Friday, November 16, 2018

Citadelle Henry & Sans Souci

Cap-Haitien is the second-largest city in Haiti, but it's really quite small compared to Port-Au-Prince.

I stopped here to first see Citadelle Henry, a massive garrison built in the early 1800s. Perhaps the intimidating fort did its job well. No one attacked it and thus it was never used for its original purpose.

James, the hotel manager, had told me what to pay everyone involved in getting me up the mountain to the fort (aside from the hotel driver, I mean).

First, it was five dollars to get in. The hotel covered that as part of its $40 fee for the day. I guess that makes it $35.

Second, I had to pay ten dollars for the horse.

Third, the horse attendants work for tips. So $2-3 each. (There are two.)

Fourth, if I wanted a guide, the official one at the office would be $15, or the unofficial one would be $10.

Of course, I would rather wander around the site alone and take photos, but sometimes a guide is not so much about getting information as about participating in the local economy. So I got a ten dollar guide and a horse (whether or not these are happy, healthy horses is a matter of some debate), two boys to guide the horse (I can ride a horse, but again, this is part of my responsibility of being a tourist), and off we went from "second parking," which is as high up the mountain as you can get in a vehicle.

Macho, one of the horse guides was taking Spanish in school. The other guide was taking English. My French is godawful, and my Spanish might even be worse, so we were quite the ridiculous team going up the mountain. The guide spoke some English, but he took the shortcut up over boulders while we trotted along the path.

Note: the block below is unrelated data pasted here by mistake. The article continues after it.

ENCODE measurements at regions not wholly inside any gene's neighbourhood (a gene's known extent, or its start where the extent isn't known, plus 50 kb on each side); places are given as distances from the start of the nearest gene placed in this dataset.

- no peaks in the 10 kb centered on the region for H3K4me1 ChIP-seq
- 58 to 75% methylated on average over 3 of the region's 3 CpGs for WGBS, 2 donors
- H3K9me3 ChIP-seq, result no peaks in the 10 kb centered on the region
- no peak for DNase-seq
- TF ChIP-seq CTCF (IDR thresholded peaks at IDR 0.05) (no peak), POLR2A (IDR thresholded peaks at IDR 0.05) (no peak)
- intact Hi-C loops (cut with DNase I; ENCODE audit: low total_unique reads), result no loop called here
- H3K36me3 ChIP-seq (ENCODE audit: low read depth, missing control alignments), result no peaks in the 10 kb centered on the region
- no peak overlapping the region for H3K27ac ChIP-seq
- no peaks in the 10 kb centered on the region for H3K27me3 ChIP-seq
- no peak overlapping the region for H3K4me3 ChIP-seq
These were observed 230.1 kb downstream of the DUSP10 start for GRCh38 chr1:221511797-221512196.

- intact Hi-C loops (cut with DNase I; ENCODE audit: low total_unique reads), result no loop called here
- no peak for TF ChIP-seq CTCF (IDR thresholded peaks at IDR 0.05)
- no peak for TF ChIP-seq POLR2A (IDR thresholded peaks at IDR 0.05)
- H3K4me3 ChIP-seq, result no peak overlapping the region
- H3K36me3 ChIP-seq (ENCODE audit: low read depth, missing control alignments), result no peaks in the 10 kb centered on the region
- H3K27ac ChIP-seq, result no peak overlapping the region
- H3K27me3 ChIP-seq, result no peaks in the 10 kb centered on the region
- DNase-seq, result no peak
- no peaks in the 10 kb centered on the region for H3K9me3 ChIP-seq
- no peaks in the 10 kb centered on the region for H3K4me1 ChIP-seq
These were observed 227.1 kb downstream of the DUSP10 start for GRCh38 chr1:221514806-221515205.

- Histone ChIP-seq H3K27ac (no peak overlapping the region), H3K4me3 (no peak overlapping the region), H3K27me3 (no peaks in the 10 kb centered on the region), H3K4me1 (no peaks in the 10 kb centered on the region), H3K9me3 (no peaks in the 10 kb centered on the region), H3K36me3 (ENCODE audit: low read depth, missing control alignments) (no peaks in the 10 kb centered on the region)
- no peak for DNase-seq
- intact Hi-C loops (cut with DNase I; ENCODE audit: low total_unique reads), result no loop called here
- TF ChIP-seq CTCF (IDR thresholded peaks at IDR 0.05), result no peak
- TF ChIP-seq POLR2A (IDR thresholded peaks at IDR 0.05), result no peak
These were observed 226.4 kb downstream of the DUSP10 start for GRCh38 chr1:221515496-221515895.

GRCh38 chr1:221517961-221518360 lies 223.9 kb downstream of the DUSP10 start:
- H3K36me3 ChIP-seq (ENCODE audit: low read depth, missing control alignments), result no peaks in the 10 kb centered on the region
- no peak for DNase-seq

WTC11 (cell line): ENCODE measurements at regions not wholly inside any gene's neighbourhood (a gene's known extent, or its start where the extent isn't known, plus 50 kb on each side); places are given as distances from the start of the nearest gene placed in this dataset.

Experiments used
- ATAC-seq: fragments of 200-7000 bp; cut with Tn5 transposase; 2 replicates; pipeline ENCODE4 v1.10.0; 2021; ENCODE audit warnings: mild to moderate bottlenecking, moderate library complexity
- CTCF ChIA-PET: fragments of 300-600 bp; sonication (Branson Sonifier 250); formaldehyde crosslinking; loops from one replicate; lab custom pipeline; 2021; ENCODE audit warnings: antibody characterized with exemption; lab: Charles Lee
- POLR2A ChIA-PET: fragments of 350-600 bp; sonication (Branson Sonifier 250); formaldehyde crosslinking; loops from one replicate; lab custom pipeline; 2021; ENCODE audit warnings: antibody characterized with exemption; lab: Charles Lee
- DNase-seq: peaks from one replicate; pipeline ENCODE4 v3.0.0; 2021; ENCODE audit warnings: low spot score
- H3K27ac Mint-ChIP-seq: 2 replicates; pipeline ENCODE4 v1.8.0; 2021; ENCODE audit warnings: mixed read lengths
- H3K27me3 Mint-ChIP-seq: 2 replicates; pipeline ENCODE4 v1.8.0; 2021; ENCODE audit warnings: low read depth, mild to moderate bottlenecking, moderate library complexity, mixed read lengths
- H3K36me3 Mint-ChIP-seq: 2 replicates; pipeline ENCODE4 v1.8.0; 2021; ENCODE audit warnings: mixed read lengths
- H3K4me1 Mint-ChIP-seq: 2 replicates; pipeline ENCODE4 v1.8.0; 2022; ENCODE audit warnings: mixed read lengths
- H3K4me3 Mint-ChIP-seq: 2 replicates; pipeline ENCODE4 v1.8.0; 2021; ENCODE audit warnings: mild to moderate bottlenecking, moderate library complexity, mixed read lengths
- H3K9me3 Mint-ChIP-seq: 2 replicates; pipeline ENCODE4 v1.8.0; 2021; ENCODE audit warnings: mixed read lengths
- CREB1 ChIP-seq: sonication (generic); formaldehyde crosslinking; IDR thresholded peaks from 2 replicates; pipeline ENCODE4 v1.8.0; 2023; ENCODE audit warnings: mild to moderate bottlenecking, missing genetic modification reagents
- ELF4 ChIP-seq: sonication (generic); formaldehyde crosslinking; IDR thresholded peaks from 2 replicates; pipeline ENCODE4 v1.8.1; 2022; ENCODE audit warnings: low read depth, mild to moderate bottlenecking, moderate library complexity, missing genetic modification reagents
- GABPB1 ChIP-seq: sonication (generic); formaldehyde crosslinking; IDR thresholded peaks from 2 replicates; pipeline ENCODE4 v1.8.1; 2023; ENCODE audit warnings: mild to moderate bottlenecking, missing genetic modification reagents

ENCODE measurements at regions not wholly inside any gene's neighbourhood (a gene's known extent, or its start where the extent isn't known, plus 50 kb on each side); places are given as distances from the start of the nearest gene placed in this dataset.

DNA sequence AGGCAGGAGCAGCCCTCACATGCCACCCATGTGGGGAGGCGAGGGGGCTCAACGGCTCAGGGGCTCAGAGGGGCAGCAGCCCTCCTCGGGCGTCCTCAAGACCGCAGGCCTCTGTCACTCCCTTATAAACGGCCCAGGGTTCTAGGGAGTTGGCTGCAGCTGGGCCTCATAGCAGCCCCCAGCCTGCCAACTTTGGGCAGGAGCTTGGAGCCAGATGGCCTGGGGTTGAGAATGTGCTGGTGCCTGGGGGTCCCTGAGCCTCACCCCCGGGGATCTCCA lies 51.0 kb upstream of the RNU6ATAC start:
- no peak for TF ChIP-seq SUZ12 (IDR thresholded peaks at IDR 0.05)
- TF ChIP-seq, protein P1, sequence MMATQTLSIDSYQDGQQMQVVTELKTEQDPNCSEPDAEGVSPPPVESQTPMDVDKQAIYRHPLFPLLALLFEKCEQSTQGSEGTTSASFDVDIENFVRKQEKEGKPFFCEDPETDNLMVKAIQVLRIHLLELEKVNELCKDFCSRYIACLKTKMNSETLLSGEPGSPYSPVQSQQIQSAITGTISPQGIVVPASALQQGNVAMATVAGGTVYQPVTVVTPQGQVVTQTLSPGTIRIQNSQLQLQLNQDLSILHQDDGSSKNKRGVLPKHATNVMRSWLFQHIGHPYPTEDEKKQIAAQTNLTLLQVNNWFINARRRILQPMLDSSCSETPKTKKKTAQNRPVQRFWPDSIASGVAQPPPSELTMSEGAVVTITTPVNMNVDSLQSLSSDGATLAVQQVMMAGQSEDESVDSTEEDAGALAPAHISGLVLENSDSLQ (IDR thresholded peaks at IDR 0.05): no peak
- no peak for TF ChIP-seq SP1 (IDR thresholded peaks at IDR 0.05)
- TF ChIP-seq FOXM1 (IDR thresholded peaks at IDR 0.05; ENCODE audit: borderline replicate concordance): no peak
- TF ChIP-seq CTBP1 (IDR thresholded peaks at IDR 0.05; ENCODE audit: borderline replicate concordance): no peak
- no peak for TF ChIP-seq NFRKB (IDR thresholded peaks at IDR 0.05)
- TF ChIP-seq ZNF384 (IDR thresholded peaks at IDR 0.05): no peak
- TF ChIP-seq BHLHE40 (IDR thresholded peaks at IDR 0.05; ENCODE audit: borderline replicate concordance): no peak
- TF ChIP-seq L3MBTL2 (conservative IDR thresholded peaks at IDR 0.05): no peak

The boys told me the horse's name was Toyota. I asked if the other horses were named Honda, Mercedes, Ford, Isuzu...Macho said "Non. Honda, Nike. Like that." I said "Like Pikachu?" He thought I was very silly then. As if a horse named Pikachu is more silly than a horse named Toyota.

The ride up was pretty harmless. For me. Toyota was working hard. The ride was short, maybe 15 minutes? I didn't time it, but it didn't take long at all.

I've posted some photos of the experience. Going down on the horse was also no big deal. I'd been dreading this, but it was nothing. Even the supposed mob scene of souvenir sellers wasn't a big deal. A firm "no thank you" helped, but what really did the trick was a car full of tourists pulled up just as I arrived and handed off my horse.

Ronny the driver took me to a hole in the fence at the to of the Sans Souci ruins. Baffled, I look at him inquisitively. He told a kid to show me the hole in the fence. "I meet you at bottom."

I climbed through the hole in the fence and meandered around the Sans Souci ruins. No souvenir sellers, no wannabe guides. It was lovely.

At the bottom, by the office, Ronny was waiting for me. We drove back to Cap-Haitien, where I tried to ask him to drop me at the coffee and croissant place. I was unable to figure out how to make myself understood, so finally I said "Lakay." That's one of the town's top restaurants, where I sat and nibbled at a chicken sandwich until finally, I wandered through town a bit more, then began my ascent of Everest.

1 comment:

William Kendall said...

The fort and the ruins are very impressive!